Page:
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Inspired living

Transformational leadership can harm employee's health


female leader or mentor talking to other employees

Credit: BigStock

Transformational leaders and managers inspire employees to achieve unexpected or remarkable results. Transformational leadership has previously been associated with positive employee wellbeing, better sleep quality, less depressive symptoms and reduced rates in absenteeism over a short run. While there has been much attention on the impact of transformational leaders on employee health and well-being, there is less research which focusses on the relationships between transformational leaders and employee absenteeism due to sickness.

However, more vulnerable workers such as those who come into work even when they are sick take longer to exhibit the adverse effects.

Researchers from the University of East Anglia (UEA) looked at the relationship between presenteeism (when employees frequently show up for work while ill), transformational leadership and sickness absence rates in a three-year longitudinal study of postal workers and their managers in Denmark.  In total there were 155 participants from 22 workgroups. Employees rated their manager at the beginning of the study and they also gave information about their sickness absence and presenteeism for the previous year. The researchers assessed absence due to sickness again in years two and three.

The researchers found that workers working in a group with transformational leaders exhibited increased sickness absence when postal workers showed up for work even when they were ill for 14 more days than their colleagues. Transformational leadership in year one was related to sickness absence in year two, but not in year three. The study also found that employees who worked in a group with a transformational leader and who had high levels of presenteeism reported the highest levels of sickness absenteeism in the third year but not in the second.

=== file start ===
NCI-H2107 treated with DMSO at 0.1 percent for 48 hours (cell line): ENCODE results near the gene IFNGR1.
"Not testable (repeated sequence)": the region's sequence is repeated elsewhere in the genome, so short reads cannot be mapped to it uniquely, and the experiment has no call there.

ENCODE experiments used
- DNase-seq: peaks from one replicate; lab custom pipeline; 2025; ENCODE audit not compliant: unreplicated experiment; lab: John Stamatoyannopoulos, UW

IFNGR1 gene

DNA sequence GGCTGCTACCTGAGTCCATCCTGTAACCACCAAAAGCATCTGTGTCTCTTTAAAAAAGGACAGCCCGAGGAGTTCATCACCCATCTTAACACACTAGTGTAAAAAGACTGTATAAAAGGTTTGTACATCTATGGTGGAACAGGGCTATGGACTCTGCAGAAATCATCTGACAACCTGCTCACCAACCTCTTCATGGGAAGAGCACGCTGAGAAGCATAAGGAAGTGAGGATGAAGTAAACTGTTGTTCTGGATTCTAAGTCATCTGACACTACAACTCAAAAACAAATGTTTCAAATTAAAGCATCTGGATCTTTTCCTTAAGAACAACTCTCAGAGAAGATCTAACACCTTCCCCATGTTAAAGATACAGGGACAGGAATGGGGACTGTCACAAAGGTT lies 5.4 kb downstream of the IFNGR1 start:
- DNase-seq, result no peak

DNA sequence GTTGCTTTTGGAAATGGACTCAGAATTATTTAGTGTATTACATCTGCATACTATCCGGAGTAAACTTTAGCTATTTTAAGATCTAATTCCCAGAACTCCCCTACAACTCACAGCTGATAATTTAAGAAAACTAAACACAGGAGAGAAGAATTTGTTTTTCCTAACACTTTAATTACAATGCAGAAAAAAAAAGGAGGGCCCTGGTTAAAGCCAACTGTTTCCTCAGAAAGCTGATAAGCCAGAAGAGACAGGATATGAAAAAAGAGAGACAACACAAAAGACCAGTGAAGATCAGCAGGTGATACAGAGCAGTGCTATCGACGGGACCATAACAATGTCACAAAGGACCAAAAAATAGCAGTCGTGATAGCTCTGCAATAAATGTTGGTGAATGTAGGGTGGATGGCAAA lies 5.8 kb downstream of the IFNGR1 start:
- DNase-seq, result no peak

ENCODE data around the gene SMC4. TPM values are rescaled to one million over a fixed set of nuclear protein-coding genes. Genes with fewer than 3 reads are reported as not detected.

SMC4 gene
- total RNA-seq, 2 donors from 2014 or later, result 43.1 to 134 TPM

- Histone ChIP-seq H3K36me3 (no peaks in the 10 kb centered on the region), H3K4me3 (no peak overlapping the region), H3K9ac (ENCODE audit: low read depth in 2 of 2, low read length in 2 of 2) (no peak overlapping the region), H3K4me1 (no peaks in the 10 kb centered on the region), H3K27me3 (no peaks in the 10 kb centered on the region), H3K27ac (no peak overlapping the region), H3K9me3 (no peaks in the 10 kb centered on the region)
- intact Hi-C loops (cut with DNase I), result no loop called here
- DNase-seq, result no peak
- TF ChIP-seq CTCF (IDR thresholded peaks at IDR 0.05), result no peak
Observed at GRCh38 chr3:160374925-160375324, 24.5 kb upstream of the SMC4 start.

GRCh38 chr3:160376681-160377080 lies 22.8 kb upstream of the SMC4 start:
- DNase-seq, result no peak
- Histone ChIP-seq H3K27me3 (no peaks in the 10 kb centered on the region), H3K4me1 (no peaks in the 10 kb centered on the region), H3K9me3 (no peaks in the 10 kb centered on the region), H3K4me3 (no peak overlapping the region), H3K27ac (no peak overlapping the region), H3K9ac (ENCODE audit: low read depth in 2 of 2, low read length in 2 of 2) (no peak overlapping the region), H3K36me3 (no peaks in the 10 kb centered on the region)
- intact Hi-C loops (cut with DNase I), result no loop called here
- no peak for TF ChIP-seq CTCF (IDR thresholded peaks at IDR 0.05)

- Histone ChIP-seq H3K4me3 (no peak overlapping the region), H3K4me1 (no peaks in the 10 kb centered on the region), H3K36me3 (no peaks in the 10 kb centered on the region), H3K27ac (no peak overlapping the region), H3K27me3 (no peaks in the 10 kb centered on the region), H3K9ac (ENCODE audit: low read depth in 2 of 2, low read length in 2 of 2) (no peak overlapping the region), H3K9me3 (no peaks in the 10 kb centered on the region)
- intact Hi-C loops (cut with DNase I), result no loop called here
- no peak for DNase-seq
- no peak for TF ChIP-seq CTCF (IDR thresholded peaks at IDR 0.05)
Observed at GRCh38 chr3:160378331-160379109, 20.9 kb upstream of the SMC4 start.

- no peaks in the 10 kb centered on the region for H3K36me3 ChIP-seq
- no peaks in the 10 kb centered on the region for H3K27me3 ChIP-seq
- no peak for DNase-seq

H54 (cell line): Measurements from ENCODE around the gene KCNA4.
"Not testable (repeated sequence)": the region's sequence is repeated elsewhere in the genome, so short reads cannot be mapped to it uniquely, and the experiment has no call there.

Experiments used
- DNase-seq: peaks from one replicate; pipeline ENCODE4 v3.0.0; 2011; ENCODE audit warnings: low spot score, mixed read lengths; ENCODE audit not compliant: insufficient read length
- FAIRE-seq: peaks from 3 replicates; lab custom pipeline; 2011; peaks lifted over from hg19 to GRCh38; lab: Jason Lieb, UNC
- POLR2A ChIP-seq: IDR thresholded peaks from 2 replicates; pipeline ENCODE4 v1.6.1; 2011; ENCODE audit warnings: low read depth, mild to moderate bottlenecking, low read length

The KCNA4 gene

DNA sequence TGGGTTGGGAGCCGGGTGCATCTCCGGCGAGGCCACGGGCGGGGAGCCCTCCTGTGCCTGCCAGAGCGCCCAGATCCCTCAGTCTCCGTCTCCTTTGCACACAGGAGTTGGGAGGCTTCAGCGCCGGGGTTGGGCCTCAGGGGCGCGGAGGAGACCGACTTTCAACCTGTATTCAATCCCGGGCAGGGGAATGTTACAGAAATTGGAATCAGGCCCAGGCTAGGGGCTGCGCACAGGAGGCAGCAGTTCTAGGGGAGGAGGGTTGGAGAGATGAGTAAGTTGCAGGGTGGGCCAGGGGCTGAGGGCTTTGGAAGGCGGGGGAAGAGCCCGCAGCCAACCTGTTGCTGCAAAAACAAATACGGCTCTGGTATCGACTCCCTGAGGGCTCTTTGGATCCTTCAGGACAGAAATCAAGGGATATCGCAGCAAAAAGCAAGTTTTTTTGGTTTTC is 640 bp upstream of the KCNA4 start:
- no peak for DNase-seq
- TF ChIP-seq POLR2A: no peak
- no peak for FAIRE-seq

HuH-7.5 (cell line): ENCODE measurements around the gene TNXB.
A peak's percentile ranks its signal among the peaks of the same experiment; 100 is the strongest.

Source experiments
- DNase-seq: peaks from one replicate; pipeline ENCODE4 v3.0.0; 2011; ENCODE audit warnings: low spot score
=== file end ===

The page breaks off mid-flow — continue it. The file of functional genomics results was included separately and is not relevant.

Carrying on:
The findings suggest that the immediate adverse effects of transformational leadership can be found among workers. However, more vulnerable workers such as those who come into work even when they are sick take longer to exhibit the adverse effects. This could also happen due to a longer recovery time, where these workers can no longer ignore the symptoms related to their illness and have to eventually take time off work. The study suggests that constant pressure from transformational leaders to perform exceptionally at work, and that leadership may promote self-sacrifice of vulnerable employees by leading them to go to work while ill, may increase sickness absence levels among employees in the long term.

Source: Work & Stress



 

Meena Azzollini

Meena is passionate about holistic wellbeing, alternative healing, health and personal power and uses words to craft engaging feature articles to convey her knowledge and passion. She is a freelance writer and content creator from Adelaide, Australia, who draws inspiration from family, travel and her love for books and reading.

A yoga practitioner and a strong believer in positive thinking, Meena is also a mum to a very active young boy. In her spare time, she loves to read and whip up delicious meals. She also loves the smell of freshly made coffee and can’t ever resist a cheesecake. And she gets tickled pink by anything funny!